I’m A Dermatologist – Here’s How To Prevent Pimples

There are few things worse then oily skin – especially when it leads to a painful pimple. Thankfully, there are preventative measures you can take that have been proven by science. Here are a few simple tricks that can keep your skin healthy and decrease the chance of a breakout.

How can I control the excessive oil secretions on my face that leads to acne?

Pimples are the worst! They hurt, pop up overnight and can be impossible to hide. You’re right that oily skin is believed to be the most critical factor for causing acne.

But rest assured, there are a few things you can do to keep your oil at bay and control the likelihood of a break out.

Why am I so oily… all the time!

Before we start talking about how to avoid acne, let’s chat about why oily skin causes acne.

Oily skin is caused by the overproduction of sebum by an overactive oil gland (also known as the pilosebaceous unit, which is just a fancy term for a hair follicle and its oil gland).

There are a few reasons we get acne, one being the pore of the oil gland can be blocked – this can be made worse by using certain types of makeup.

Some of our hormones during puberty drive sebum overproduction, hence acne-overload. Fun fact: anabolic steroids, typically used by bodybuilders, can trigger acne too.

Acne bacteria lives on the skin and its overgrowth around your oil glands can worsen inflammation and pus formation. This is what causes acne to hurt sometimes.

If there’s a strong history of acne in your family, there’s a good chance you might get it too.

It is also linked to medical conditions such as polycystic ovarian syndrome.

Trust me on this, a proper skin routine is everything

As a dermatologist, I recommend cleaning your face every morning and evening. If you wear make up, ALWAYS wipe it off before going to bed – no excuses!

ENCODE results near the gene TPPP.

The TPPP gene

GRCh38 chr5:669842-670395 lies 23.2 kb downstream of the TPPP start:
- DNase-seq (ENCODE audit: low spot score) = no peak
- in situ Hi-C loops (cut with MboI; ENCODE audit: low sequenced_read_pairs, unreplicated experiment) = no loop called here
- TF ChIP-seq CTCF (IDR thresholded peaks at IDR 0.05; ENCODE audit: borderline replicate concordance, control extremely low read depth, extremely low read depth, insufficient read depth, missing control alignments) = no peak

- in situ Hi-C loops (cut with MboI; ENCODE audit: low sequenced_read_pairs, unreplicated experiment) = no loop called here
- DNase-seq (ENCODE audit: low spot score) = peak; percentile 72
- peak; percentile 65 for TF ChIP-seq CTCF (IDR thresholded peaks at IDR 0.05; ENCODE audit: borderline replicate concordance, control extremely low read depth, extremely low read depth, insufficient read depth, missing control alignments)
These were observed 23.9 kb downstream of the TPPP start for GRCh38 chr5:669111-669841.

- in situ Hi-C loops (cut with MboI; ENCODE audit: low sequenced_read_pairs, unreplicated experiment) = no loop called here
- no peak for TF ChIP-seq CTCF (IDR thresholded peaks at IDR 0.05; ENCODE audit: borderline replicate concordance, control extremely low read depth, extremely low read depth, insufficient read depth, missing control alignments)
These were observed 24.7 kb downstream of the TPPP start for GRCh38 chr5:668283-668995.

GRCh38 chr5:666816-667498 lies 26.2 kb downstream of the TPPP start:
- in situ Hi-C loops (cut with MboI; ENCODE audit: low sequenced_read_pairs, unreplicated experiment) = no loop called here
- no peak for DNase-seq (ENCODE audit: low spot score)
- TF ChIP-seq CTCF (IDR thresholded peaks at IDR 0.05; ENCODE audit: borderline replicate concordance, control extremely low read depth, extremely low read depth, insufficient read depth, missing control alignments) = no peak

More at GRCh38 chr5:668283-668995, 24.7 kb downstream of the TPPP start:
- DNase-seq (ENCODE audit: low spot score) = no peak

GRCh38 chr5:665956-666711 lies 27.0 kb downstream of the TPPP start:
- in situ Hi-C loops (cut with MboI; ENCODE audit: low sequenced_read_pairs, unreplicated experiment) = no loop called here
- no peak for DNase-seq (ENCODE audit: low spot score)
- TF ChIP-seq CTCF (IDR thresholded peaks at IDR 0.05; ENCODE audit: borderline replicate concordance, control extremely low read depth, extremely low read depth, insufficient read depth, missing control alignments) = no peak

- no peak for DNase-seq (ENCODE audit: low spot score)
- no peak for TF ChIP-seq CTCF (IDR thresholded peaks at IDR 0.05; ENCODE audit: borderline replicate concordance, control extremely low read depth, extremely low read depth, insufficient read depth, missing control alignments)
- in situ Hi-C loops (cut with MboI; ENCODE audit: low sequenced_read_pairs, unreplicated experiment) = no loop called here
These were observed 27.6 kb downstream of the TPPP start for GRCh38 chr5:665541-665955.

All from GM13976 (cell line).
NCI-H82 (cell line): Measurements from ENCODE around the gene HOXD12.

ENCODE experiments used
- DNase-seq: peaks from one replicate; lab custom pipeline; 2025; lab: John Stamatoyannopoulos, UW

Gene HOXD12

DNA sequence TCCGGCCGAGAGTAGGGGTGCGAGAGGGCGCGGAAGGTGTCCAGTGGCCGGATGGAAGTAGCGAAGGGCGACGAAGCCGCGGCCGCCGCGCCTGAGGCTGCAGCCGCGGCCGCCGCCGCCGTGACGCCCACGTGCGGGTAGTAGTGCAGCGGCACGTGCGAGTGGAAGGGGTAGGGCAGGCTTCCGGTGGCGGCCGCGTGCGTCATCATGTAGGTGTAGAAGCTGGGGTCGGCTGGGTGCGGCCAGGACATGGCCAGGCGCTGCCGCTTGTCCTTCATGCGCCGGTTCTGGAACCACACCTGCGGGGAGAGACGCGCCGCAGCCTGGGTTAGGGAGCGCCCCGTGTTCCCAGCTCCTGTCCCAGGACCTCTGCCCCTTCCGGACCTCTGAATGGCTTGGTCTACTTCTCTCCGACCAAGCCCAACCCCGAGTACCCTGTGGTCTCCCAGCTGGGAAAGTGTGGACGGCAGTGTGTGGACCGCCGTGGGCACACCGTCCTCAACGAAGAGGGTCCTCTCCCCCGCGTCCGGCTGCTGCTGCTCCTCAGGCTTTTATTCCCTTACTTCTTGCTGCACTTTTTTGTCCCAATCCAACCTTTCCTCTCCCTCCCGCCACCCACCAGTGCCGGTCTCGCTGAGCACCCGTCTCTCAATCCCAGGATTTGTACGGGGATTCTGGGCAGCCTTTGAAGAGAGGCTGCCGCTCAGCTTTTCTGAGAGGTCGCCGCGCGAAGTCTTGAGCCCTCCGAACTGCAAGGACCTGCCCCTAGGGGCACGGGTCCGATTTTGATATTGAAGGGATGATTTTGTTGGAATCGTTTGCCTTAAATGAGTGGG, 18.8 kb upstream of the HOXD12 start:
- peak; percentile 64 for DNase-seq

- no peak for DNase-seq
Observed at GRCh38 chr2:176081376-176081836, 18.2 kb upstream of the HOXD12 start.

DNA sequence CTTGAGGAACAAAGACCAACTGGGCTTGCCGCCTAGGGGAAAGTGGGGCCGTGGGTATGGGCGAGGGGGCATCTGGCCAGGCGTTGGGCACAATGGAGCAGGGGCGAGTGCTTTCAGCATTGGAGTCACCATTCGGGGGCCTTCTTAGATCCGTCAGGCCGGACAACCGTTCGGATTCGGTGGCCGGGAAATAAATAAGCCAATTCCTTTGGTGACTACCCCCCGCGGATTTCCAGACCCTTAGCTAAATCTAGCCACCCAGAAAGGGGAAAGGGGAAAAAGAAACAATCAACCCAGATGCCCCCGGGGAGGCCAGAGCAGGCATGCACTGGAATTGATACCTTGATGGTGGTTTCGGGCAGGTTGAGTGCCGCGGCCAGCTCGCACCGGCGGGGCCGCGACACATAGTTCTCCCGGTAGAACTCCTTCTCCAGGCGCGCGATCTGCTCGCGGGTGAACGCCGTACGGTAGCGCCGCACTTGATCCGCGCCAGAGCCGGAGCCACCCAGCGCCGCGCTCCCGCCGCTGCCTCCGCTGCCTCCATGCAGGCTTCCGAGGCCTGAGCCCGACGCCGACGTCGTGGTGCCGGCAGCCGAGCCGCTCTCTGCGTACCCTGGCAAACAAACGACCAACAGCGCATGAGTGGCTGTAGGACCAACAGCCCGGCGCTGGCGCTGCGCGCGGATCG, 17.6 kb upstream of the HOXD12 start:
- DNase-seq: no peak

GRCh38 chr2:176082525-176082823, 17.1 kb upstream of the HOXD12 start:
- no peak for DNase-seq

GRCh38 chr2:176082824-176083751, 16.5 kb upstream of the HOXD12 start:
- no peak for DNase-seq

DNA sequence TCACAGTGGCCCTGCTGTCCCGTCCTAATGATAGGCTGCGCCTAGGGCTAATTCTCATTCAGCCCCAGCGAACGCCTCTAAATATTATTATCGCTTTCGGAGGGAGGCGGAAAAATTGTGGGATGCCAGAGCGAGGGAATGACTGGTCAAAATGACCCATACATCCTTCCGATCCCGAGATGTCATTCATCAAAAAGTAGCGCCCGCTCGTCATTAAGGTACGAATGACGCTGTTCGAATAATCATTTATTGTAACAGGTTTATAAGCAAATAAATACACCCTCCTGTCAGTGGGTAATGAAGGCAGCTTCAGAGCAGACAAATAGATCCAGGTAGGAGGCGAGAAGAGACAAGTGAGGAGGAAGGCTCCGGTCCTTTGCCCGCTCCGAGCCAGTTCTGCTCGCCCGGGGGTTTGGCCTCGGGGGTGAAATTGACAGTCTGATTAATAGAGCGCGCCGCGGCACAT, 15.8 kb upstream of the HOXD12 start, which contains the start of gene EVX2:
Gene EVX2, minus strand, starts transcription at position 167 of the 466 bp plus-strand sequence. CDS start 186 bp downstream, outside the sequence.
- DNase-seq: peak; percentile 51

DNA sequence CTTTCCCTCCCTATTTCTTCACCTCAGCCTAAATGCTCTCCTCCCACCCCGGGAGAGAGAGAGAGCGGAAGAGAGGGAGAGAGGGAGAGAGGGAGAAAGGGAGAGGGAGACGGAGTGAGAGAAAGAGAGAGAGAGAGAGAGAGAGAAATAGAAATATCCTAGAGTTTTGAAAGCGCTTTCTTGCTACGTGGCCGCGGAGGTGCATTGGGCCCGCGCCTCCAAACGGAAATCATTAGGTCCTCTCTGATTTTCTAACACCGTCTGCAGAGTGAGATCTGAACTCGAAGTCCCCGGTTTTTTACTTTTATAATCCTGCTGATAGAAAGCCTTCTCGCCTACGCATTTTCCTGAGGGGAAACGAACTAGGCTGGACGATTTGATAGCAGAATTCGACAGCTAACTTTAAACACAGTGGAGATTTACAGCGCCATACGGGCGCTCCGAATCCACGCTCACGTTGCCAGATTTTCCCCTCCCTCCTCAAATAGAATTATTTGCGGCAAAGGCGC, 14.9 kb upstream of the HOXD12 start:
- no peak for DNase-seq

(Image: The Conversation, CC BY-ND)

Using pore-clogging oil-based make up can worsen or cause acne. This can become worse if make up is not thoroughly removed!

If you want to hide your acne with make up, just be sure to use brands that contain good ingredients (I talk a bit more about this below).

A few tips to help keep your skin clear ????

  1. Diet: Eat a healthy balanced diet containing low glycaemic index food groups with complex carbohydrates and omega-3 fatty acids. There might be a role for oral zinc supplements. It is best to avoid sugary, processed and refined food.

  2. Make up and hair products: If you choose to wear make up, opt for mineral-based foundations, eg. La Roche Posay, Bare Minerals, Nude by Nature, Jane Iredale, Youngblood and Ultraceuticals. Wash your hair regularly with shampoo, especially if you’re using hair products and if you have oily hair or scalp. Avoid using oil-based products on your face and beware of oil-based pomades and hair wax, especially near your forehead.

  3. Regular use of a good quality broad spectrum SPF 30 and above ultralight sunscreen lotion: This reduces early onset wrinkles, pigmentation issues and in the long-term reduces your risk of developing sunspots and dangerous skin cancers.

  4. Maintain a healthy weight and embrace exercise: Not only is this good for mental health (stress can lead to acne), it also reduces levels of acne-causing hormones.

About to leave the house and still feel oily?

I recommend using a blotting paper or oil-control film when this happens. They aren’t too expensive – Target sells packs of 100 for A$5 – and can be bought at supermarkets and pharmacies.

You can also apply a thin layer of mattifying gel or a mineral-based loose powder foundation to reduce and absorb excess oil.

Some final words of advice

  1. Use oil-free and non-comedogenic cleansers, moisturisers and make up. When picking a foundation opt for “oil free” liquid silicone (dimethicone or cyclomethicone) matte foundations over oil foundations

  2. remember to thoroughly remove your make up with a make up remover

  3. avoid touching, picking or scratching your pimples

  4. if you feel your acne is particularly bad, make sure you see your GP or get a referral to see a dermatologist. It’s always best to get on top of your acne and reduce risk of acne scarring.

I Need to Know is an ongoing series for teens in search of reliable, confidential advice about life’s tricky questions.

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The Conversation

Celestine Wong, Consultant Dermatologist, Monash Health

This article is republished from The Conversation under a Creative Commons license.


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